K: What you’re talking about is essential for every blues musician or every musician that throws themselves into the gigs that have that kind of proximity with the audience. You’re standing behind the mic and the punters are 3 feet away and the requests are flying in. You must’ve picked up a real solid grounding in your early days as a kid, backing all the singers and other players at the gatherings.
J: Absolutely. You need to be flexible and have put in the work over the years. Sometimes I think I’m not actually a blues man…I think I’m a song and dance man….without the dance (laughs)
K: I know what you mean. Some of the best memories of gigs I’ve played have been when I’ve met the guys on the day of the gig. You’re on your game and your eyes are wide open because you’ve no idea what’s coming next.
A busker starts playing the saxophone up the street and then Jim’s phone goes. It’s a ceilidh band looking for him to dep for their fiddle player. Jim knows their stuff and would have been able to stand in no problem but he’s got another gig tonight. This is a prime example of Jim’s breadth of knowledge and how he works as a professional musician.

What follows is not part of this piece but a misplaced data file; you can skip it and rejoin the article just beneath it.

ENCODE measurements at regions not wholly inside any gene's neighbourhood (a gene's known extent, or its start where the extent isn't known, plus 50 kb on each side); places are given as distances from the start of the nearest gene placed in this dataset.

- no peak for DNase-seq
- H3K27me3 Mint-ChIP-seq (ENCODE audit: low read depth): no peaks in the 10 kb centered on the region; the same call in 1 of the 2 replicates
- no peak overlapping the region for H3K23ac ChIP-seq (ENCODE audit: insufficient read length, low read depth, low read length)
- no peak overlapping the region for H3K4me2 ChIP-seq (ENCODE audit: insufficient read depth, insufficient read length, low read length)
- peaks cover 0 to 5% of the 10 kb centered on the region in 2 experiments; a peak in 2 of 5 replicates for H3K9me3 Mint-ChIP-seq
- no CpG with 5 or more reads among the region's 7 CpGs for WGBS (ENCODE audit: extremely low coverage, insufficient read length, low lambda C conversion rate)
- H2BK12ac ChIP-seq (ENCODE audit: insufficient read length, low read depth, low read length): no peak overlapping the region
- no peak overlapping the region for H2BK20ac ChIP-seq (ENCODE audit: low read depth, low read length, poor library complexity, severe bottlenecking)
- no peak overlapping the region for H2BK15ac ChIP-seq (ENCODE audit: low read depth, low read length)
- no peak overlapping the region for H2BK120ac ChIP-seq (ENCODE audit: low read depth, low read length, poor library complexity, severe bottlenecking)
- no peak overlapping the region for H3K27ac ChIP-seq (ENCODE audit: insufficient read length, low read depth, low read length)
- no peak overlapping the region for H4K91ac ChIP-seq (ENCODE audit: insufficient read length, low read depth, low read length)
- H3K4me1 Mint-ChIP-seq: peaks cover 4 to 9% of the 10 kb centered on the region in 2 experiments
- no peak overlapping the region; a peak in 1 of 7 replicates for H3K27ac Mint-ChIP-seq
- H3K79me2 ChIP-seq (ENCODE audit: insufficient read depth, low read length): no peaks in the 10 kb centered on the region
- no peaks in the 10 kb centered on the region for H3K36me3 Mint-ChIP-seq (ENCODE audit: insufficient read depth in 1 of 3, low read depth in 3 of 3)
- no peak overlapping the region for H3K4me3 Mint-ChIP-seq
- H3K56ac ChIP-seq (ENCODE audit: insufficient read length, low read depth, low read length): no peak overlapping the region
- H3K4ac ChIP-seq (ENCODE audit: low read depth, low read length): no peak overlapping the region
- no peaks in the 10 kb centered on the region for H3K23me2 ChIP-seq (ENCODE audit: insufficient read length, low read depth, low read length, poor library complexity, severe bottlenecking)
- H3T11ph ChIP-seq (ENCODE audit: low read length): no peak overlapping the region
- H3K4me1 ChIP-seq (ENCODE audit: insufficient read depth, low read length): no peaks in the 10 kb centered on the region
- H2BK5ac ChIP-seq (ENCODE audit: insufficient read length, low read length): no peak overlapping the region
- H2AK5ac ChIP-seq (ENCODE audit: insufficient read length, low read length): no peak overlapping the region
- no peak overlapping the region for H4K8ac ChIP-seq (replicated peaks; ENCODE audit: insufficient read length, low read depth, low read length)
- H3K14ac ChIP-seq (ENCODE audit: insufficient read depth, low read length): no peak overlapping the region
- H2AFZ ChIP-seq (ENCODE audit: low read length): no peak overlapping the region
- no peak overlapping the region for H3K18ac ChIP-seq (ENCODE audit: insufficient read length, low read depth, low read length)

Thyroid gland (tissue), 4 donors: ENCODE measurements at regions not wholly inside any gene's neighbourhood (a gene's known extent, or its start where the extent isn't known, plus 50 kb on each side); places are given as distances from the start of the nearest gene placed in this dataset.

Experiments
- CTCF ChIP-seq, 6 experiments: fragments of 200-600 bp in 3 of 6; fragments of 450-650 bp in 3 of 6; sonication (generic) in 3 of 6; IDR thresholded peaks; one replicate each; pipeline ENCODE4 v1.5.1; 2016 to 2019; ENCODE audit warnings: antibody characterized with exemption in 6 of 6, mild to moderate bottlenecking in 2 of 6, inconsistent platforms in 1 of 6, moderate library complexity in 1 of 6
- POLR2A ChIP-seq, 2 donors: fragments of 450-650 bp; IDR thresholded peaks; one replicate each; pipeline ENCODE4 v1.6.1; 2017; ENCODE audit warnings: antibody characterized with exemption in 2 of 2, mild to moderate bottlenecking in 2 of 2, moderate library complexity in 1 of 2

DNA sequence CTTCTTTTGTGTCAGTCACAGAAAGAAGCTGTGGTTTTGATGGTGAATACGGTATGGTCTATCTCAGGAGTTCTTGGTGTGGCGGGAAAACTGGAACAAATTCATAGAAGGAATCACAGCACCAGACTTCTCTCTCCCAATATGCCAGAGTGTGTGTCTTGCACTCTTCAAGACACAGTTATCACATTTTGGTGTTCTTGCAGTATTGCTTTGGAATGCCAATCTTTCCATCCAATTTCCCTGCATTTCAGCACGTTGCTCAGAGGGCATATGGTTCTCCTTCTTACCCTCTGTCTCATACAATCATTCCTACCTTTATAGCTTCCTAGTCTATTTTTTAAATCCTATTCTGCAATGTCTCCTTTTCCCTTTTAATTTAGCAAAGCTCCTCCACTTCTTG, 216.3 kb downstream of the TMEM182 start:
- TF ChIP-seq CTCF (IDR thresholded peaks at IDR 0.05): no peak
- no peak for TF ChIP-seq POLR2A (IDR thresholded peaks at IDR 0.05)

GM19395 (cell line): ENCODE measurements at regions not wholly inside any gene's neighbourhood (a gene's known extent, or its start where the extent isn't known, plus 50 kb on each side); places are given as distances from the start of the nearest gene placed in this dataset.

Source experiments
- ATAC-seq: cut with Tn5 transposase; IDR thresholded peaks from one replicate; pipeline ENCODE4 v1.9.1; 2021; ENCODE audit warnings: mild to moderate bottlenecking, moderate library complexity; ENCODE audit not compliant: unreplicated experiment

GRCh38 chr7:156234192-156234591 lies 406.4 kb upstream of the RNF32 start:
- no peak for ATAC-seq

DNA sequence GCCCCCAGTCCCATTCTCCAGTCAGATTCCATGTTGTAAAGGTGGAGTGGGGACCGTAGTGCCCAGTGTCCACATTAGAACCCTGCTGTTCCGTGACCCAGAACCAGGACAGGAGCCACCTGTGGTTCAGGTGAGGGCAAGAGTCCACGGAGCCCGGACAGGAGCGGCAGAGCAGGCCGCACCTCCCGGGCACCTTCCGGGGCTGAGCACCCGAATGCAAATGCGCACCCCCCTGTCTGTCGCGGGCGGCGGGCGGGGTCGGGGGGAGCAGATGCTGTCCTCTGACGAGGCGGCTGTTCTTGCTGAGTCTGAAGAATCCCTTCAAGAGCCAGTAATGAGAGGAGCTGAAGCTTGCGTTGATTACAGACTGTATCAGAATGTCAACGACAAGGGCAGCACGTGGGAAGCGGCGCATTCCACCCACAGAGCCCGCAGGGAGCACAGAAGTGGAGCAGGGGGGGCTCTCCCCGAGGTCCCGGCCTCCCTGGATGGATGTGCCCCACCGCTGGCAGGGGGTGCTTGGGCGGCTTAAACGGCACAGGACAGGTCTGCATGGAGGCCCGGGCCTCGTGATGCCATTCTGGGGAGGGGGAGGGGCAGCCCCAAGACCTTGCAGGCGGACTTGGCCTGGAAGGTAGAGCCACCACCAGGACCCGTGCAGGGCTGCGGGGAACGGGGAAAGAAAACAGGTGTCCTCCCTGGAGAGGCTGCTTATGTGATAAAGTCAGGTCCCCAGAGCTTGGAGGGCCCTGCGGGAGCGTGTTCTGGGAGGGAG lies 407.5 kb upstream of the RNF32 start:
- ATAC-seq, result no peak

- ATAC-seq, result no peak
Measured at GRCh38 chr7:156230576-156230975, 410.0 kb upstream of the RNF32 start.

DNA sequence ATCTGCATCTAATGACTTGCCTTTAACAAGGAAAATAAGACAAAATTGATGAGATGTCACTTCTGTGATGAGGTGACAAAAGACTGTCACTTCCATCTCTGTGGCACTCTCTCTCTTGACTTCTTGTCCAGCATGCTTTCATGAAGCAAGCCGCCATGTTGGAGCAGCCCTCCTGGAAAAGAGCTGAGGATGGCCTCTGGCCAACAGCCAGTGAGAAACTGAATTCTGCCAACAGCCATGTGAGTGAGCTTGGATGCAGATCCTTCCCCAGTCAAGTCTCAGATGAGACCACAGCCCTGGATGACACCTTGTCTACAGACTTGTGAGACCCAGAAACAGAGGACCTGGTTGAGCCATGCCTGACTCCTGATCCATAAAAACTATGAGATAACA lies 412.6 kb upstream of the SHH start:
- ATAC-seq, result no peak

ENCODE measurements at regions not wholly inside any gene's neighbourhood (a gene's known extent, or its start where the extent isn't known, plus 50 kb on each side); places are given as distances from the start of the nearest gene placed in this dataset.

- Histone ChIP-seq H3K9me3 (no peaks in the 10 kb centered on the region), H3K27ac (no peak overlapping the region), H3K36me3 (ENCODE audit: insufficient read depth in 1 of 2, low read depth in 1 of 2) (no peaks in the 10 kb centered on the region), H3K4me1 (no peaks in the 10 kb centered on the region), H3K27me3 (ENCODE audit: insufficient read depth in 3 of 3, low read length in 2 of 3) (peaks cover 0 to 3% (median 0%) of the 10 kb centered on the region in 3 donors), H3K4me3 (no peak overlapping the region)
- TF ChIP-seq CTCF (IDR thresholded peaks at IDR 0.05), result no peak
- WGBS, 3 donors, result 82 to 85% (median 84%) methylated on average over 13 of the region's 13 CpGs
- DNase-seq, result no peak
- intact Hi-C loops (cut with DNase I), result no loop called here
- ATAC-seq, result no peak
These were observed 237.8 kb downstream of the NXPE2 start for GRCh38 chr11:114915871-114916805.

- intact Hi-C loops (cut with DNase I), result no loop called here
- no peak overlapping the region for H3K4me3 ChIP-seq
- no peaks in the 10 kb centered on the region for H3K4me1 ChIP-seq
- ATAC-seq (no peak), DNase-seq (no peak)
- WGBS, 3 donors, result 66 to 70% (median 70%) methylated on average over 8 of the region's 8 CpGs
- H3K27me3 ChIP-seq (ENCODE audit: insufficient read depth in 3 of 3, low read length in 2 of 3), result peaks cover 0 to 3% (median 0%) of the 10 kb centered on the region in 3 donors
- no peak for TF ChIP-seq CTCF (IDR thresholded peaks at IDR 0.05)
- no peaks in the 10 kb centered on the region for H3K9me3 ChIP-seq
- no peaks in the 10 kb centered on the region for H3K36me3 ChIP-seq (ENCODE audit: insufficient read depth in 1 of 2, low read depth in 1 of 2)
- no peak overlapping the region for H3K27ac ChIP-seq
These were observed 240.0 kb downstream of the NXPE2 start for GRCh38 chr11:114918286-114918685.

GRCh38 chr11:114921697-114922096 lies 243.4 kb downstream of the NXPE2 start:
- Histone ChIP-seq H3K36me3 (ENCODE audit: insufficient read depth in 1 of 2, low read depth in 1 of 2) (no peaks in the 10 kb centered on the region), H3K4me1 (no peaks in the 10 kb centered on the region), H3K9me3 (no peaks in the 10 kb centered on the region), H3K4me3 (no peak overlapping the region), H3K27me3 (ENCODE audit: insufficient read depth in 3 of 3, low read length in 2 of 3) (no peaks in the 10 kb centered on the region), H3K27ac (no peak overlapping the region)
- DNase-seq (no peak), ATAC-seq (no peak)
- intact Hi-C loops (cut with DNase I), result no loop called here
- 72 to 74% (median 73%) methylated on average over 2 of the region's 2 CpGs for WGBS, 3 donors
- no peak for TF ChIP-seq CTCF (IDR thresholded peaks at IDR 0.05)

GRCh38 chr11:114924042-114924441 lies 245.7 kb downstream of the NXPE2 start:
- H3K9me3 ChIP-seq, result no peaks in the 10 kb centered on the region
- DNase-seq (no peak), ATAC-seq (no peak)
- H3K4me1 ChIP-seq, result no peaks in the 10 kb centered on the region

K: So, I remember the first time I came into The State Bar. Anne, my girlfriend at the time (now my wife) had bought a flat in Bath Street and we wandered into The State one Tuesday and that was probably my first experience of a Blues Jam night in Glasgow and the standard was absolutely breath-taking!
J: How long ago was that?
K: That must’ve been about….18 years ago?
J: You see, at that time the likes of The Nimmo Brothers were still coming in. Alan Thompson, Al Brown, Jim Ward, Fraser Spiers, loads of top notch players were coming in every week.